How 'free' is our 'Free Press'?

Rick Moran
According to the World Press Freedom Index, we're getting less free all the time.

Hit and Run:

If it wasn't enough to see the United States slide in four rankings of economic freedom, Internet liberty, and government transparency last year, the Land of the Brave and Home of the Free (except where prohibited by law) is off to a swell start in 2014 by slipping 13 places on the World Press Freedom Index. Compiled by Reporters Without Borders, the Index keeps a running tally of governments' respect for journalistic freedoms on matters ranging from legislative restrictions to outright whacking of reporters. The U.S. has taken a hit largely from the post-9/11 insistence on fetishizing claims of "national security" (Rep. Mike Rogers now wants to criminalize the publication of sensitive information like that released by Edward Snowden) and from the Obama administration's crusade against whistleblowers.

As the Index puts it:

Countries that pride themselves on being democracies and respecting the rule of law have not set an example, far from it. Freedom of information is too often sacrificed to an overly broad and abusive interpretation of national security needs, marking a disturbing retreat from democratic practices. Investigative journalism often suffers as a result.

This has been the case in the United States (46th), which fell 13 places, one of the most significant declines, amid increased efforts to track down whistleblowers and the sources of leaks. The trial and conviction of Private Bradley Manning and the pursuit of NSA analyst Edward Snowden were warnings to all those thinking of assisting in the disclosure of sensitive information that would clearly be in the public interest.

US journalists were stunned by the Department of Justice's seizure of Associated Press phone records without warning in order to identify the source of a CIA leak. It served as a reminder of the urgent need for a "shield law" to protect the confidentiality of journalists' sources at the federal level. The revival of the legislative process is little consolation for James Risen of The New York Times, who is subject to a court order to testify against a former CIA employee accused of leaking classified information. And less still for Barrett Brown, a young freelance journalist facing 105 years in prison in connection with the posting of information that hackers obtained from Statfor, a private intelligence company with close ties to the federal government.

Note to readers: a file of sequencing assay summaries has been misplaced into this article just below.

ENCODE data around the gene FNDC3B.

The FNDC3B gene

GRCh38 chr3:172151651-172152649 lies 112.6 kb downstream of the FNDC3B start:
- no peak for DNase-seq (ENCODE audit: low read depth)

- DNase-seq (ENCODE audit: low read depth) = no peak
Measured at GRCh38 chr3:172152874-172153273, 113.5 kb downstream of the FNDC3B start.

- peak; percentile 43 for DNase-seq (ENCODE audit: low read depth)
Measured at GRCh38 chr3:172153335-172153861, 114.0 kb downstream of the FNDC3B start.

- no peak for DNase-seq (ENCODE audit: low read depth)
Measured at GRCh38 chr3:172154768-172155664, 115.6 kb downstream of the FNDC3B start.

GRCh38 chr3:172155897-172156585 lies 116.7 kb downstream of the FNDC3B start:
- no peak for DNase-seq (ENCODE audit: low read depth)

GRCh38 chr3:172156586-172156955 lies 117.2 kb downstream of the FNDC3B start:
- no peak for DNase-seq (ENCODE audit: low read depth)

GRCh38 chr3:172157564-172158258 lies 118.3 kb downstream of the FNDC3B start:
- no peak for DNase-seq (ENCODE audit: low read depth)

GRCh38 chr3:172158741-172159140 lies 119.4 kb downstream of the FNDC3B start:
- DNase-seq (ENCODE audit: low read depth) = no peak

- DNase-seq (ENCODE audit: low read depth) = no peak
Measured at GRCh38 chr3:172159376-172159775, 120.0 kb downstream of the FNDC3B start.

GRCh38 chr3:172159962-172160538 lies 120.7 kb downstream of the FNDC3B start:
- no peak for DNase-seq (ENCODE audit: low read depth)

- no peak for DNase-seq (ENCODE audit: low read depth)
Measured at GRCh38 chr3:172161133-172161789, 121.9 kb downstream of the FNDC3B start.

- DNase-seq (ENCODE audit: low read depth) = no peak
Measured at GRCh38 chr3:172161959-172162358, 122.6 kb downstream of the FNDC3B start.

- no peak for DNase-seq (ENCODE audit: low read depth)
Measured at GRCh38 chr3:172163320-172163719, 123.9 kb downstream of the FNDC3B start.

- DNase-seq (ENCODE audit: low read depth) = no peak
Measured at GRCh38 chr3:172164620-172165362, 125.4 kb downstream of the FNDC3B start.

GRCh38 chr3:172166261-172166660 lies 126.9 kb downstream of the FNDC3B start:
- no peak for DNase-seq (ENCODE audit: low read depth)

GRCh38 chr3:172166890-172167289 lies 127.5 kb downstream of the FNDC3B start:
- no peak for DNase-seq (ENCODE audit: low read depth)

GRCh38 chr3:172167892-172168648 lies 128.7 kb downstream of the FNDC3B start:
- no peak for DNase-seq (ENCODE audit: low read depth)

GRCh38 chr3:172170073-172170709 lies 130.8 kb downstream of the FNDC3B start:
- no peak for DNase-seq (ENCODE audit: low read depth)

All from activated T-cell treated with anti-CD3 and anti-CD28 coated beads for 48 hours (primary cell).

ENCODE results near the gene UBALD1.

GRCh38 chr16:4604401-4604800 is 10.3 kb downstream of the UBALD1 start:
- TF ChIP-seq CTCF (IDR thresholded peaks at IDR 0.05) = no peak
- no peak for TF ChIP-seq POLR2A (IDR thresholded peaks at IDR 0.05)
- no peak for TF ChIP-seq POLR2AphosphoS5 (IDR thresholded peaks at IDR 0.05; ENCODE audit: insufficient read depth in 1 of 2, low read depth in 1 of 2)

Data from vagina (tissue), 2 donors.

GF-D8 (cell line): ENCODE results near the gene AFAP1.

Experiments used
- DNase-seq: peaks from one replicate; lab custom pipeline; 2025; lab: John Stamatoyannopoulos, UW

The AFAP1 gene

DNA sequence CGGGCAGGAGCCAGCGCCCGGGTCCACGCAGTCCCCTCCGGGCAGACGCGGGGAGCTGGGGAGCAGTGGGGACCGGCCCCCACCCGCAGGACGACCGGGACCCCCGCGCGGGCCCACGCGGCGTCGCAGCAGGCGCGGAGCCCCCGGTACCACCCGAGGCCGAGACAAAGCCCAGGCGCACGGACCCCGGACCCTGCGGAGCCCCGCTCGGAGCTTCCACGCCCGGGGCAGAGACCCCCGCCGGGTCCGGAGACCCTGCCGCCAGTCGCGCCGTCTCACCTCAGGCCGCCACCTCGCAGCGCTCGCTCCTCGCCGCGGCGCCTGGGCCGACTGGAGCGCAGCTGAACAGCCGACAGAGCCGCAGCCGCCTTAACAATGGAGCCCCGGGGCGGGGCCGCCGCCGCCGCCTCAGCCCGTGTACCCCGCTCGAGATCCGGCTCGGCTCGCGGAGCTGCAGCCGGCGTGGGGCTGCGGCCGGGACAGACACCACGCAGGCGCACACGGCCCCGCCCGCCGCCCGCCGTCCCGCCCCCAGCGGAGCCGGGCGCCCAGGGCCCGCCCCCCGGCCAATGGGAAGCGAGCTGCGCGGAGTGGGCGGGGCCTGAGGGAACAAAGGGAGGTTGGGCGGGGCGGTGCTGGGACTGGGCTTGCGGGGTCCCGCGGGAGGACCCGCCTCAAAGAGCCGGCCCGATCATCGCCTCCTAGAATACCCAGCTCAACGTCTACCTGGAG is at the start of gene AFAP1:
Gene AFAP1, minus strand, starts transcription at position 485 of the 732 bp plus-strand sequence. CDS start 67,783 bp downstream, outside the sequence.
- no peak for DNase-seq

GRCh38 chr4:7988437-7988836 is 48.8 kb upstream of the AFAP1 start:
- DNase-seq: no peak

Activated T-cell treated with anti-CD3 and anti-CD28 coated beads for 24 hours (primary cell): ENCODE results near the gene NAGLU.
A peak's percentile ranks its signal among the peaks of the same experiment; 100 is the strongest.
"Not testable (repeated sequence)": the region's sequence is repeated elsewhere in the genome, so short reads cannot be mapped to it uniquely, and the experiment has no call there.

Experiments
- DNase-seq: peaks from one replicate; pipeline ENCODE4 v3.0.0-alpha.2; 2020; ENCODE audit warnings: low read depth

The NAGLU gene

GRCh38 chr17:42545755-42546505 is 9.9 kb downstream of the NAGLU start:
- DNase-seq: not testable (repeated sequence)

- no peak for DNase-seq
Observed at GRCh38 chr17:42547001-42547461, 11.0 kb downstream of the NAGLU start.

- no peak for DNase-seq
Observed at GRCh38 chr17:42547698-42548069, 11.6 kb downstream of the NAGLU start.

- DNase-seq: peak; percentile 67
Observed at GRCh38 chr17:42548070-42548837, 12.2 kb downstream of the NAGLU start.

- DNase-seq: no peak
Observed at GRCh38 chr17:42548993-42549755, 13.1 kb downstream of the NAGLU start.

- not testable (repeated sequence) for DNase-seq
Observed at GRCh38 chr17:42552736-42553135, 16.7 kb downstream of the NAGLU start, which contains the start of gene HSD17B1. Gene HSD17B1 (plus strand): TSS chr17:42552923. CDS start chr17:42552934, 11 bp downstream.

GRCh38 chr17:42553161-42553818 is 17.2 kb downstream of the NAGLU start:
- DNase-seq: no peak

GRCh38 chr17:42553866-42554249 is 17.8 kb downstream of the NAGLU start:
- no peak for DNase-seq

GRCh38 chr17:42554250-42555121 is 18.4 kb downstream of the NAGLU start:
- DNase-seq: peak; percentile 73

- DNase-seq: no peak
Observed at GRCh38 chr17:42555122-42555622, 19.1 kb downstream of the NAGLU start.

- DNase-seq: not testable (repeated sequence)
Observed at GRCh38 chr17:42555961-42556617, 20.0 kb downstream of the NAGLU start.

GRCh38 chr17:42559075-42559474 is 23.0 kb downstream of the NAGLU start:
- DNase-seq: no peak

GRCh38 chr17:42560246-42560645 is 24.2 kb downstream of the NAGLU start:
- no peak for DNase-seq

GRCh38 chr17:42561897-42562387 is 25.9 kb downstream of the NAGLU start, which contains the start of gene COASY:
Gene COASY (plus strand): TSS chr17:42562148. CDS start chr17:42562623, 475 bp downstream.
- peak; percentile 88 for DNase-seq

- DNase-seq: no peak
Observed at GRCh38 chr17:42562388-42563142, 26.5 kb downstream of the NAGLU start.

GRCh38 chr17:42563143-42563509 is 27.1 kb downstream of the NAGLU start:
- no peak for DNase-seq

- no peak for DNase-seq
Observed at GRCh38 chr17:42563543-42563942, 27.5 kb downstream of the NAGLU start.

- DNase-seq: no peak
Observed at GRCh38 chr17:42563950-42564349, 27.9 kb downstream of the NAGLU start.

The U.S, isn't the only backslider on the Index. France and the U.K. also lost position.

Finland, the Netherlands, and Norway top the Index in first, second, and third places respectively. In a slap to those who think that "corporate" media outlets restrict freedom and pluralism, Finland has only 3 media companies, but manages to maintain a broad freedom in the press.

What countries were the worst in the freedom index? Turkmenistan, North Korea, and Eritrea bring up the rear.



According to the World Press Freedom Index, we're getting less free all the time.

Hit and Run:

If it wasn't enough to see the United States slide in four rankings of economic freedom, Internet liberty, and government transparency last year, the Land of the Brave and Home of the Free (except where prohibited by law) is off to a swell start in 2014 by slipping 13 places on the World Press Freedom Index. Compiled by Reporters Without Borders, the Index keeps a running tally of governments' respect for journalistic freedoms on matters ranging from legislative restrictions to outright whacking of reporters. The U.S. has taken a hit largely from the post-9/11 insistence on fetishizing claims of "national security" (Rep. Mike Rogers now wants to criminalize the publication of sensitive information like that released by Edward Snowden) and from the Obama administration's crusade against whistleblowers.

As the Index puts it:

Countries that pride themselves on being democracies and respecting the rule of law have not set an example, far from it. Freedom of information is too often sacrificed to an overly broad and abusive interpretation of national security needs, marking a disturbing retreat from democratic practices. Investigative journalism often suffers as a result.

This has been the case in the United States (46th), which fell 13 places, one of the most significant declines, amid increased efforts to track down whistleblowers and the sources of leaks. The trial and conviction of Private Bradley Manning and the pursuit of NSA analyst Edward Snowden were warnings to all those thinking of assisting in the disclosure of sensitive information that would clearly be in the public interest.

US journalists were stunned by the Department of Justice's seizure of Associated Press phone records without warning in order to identify the source of a CIA leak. It served as a reminder of the urgent need for a "shield law" to protect the confidentiality of journalists' sources at the federal level. The revival of the legislative process is little consolation for James Risen of The New York Times, who is subject to a court order to testify against a former CIA employee accused of leaking classified information. And less still for Barrett Brown, a young freelance journalist facing 105 years in prison in connection with the posting of information that hackers obtained from Statfor, a private intelligence company with close ties to the federal government.

The U.S, isn't the only backslider on the Index. France and the U.K. also lost position.

Finland, the Netherlands, and Norway top the Index in first, second, and third places respectively. In a slap to those who think that "corporate" media outlets restrict freedom and pluralism, Finland has only 3 media companies, but manages to maintain a broad freedom in the press.

What countries were the worst in the freedom index? Turkmenistan, North Korea, and Eritrea bring up the rear.